Module - Linux: History, Dates, Facts & Curiosities

  • What is Linux anyway? what is a kernel? And what does all of this have to do with particle accelerators, Android and rockets?
  • Unexpected and surprising areas of application (kitchen machines, cars, nuclear power plants, milking machines)
  • What is open source and why is it important? (gpl / agpl / 2/3, cc, mit, gnu)
  • Large (deliberate) security gaps and fraud in the closed source (Microsoft, Cisco, Intel)
  • Definition of free: free speech and free beer
  • Distributions and their differences & use cases (Debian / Ubuntu / Linux mint, Suse / Opensuse, Redhat / Fedora, Arch)

Module - Linux practice: the right installation

  • Installation (using the example of Linux mint, in VMware)
  • Network basics (what is an IP? What is a Mac? My IP internal / external)
  • Software installation and deinstallation via the graphical user interface (package manager)
  • Configure in the graphical user interface
  • Desktop systems, similarities and differences between gnome, kde and lxce

Module - Linux practice: selected user programs

  • Office solutions for documents, presentations and spreadsheets (Open Office, Libre Office, gnu)
  • Safe in the www with the web browser (Firefox, Chrome)
  • View and edit images with Nautilus and Gimp
  • Manage, listen to and edit sounds and music
  • View, convert, edit and trim videos
  • Text editors (gedit, kate, vsc)

A bonus with this mini Linux course: Free USB stick with the finished Linux on it for at home

Module - Linux Complete: Basic

Here we show you everything you need in order not to despair with Linux in your daily (professional) life.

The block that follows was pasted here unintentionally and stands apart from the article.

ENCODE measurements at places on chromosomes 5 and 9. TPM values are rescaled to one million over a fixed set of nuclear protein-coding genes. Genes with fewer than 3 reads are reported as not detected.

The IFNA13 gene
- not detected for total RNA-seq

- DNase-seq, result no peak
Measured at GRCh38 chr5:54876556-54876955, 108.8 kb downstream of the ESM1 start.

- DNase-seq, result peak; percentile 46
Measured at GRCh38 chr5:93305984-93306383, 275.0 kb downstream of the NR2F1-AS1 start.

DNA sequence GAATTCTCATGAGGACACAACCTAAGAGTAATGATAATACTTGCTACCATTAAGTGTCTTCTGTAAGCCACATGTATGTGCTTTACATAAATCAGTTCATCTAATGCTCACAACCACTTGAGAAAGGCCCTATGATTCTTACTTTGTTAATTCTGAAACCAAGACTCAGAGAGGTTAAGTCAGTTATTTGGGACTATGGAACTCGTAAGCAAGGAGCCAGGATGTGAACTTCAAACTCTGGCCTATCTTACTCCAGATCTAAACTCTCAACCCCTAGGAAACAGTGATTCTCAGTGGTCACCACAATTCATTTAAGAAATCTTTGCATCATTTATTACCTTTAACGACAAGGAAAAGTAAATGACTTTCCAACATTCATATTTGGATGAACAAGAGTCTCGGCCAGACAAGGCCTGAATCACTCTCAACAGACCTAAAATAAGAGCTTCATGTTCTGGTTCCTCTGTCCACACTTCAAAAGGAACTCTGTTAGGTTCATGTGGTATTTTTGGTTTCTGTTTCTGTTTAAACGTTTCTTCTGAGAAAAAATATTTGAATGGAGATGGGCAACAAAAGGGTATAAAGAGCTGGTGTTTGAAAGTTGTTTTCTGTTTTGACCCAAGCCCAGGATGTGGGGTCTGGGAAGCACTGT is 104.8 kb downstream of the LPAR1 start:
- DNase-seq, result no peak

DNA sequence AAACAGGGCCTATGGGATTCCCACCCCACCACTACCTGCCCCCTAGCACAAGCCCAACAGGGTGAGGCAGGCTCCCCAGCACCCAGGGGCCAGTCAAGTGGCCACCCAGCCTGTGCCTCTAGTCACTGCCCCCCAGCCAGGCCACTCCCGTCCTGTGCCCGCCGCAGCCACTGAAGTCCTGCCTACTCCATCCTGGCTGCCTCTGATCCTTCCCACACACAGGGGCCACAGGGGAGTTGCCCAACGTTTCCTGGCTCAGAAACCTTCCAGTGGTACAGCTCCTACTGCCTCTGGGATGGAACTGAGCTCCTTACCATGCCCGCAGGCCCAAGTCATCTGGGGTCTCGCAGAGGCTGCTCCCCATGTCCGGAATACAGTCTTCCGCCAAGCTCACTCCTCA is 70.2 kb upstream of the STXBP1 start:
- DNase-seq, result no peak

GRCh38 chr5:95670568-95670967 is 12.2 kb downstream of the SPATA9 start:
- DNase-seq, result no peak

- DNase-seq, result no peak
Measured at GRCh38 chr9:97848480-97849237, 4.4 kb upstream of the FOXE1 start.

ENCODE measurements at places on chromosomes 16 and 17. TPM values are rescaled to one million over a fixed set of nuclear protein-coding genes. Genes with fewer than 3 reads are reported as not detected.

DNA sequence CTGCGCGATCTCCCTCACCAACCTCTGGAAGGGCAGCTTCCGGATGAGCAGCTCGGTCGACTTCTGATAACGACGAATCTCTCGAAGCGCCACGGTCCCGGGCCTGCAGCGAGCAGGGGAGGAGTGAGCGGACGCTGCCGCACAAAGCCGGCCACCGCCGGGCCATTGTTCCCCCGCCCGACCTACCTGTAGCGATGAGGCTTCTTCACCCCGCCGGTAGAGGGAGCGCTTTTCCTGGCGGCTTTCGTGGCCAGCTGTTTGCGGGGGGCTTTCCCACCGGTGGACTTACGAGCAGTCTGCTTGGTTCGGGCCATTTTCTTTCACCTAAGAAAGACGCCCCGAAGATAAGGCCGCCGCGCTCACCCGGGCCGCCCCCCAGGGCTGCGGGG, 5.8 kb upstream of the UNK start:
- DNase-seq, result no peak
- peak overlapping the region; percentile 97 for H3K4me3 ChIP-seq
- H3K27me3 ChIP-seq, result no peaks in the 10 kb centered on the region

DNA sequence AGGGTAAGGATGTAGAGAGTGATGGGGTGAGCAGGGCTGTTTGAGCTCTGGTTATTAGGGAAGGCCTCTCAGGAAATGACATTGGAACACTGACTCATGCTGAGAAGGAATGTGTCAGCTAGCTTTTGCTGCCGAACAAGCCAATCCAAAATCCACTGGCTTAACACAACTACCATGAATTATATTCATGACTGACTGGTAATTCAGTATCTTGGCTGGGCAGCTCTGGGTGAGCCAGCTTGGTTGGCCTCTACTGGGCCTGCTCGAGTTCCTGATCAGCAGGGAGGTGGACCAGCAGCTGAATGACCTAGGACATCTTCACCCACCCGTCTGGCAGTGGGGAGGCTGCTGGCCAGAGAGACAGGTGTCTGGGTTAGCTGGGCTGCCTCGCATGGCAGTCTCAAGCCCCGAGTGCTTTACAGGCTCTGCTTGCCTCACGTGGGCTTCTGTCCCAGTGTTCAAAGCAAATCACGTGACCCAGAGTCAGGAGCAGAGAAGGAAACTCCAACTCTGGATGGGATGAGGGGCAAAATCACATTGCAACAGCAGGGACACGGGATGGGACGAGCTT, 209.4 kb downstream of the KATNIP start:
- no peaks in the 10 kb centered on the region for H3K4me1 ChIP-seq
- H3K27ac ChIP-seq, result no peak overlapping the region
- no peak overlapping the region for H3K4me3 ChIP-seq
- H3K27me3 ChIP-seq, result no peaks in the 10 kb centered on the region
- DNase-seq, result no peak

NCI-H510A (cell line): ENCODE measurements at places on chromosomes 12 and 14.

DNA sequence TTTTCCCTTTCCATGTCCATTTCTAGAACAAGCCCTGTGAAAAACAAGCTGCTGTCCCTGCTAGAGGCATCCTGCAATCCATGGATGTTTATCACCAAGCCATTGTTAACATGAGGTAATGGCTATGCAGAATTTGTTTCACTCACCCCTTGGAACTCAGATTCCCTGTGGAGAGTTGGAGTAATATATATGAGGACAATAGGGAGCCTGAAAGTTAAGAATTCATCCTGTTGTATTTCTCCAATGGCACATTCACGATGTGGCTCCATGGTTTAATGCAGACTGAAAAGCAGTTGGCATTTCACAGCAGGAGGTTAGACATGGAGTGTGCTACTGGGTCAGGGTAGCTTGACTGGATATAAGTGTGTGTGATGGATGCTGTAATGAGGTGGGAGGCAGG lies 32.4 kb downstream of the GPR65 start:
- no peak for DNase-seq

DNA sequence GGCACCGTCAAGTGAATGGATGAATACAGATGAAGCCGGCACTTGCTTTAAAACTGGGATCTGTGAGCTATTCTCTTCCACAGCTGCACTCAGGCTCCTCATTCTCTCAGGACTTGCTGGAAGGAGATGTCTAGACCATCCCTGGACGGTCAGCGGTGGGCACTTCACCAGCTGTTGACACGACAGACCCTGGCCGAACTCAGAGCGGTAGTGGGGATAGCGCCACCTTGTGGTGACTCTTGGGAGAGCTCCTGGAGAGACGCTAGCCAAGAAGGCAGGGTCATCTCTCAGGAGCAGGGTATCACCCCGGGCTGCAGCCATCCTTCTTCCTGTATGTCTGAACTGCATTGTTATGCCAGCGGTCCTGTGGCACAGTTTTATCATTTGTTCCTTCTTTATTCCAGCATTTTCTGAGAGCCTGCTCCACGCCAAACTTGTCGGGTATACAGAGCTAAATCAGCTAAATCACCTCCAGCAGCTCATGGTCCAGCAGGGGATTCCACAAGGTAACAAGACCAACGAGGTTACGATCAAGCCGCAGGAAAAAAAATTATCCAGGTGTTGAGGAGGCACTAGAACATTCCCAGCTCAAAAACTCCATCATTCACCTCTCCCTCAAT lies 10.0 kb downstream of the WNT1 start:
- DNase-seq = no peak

We help you to help yourself and teach you:

  • What is Linux (kernel) and what does it all have to do with Android and rockets?
  • What is open source and why is it important? (gpl / agpl / 2/3, cc, mit, gnu)
  • Distributions and differences (Debian / Ubuntu / Linux mint, Suse / Opensuse, Redhat / Fedora, Arch)
  • Installation (using the example of Linux mint, in VMware)
  • Network basics (set up my ip internal / external, wlan)
  • Software installation and deinstallation via the graphical user interface (package manager)
  • Configure in the graphical user interface
  • Desktop systems (gnome, kde, lxce)
  • Security for users using the example of telebanking
  • Important programs on the desktop (editor, web browser, Office, photo / video / sound)
  • Windows / Linux coexistence, sharing files
  • Simple administrative tasks (create user, format USB stick, update system)
  • The Linux Shell (bash, sh, zsh)

Module - Linux Complete: Advanced

  • A simple Linux firewall (ufw)
  • Hardware basics (presumably ECDL basics)
  • File systems (xfs, zfs, ext2 / 3/4)
  • Software installation and deinstallation via the cli (apt, aptitude)
  • Configure in the cli
  • Linux logs & debugging (/ var / log, dmesg)
  • Important programs in the cli (editor, man, top, ps, cp, mv, rm, vi, ln)
  • File system structure (lfs)
  • File rights (standard and acl)
  • Backups (rsync, borg, unison, bsync)
  • Shell scripting basics
  • Cron
  • Remote access (ssh, mosh, x11, mobaxterm, putty, vnc, teamviewer)
  • Simple web server (python http)
  • Lamp (linux, apache, mysql, php) for WordPress, among others

Module - Linux Complete: Expert

  • Virtual machines and containers (virtualbox, vmware / esxi, qemu / kvm / xen, docker)
  • Cloud provider (aws, paperspace, hetzner, gcp, azure)
  • Bootloader (grub2)
  • Volume manager (lvm, zvol)
  • Virtual file systems (sshfs, userspace, mount, loop)
  • Automation with ansible
  • Firewall (iptables, ufw)
  • Network routing
  • Fileserver (smb, nfs, sshfs, ftp, sftp)
  • Databases
  • Network tool (wireshark, tcpdump, ngrep, promiscious mode)
  • WiFi security and attacks
  • Standard network services (ntp, ssh, telnet, http, https, smtp, pop, imap, ftp)
  • Network protocols, osi layer
  • security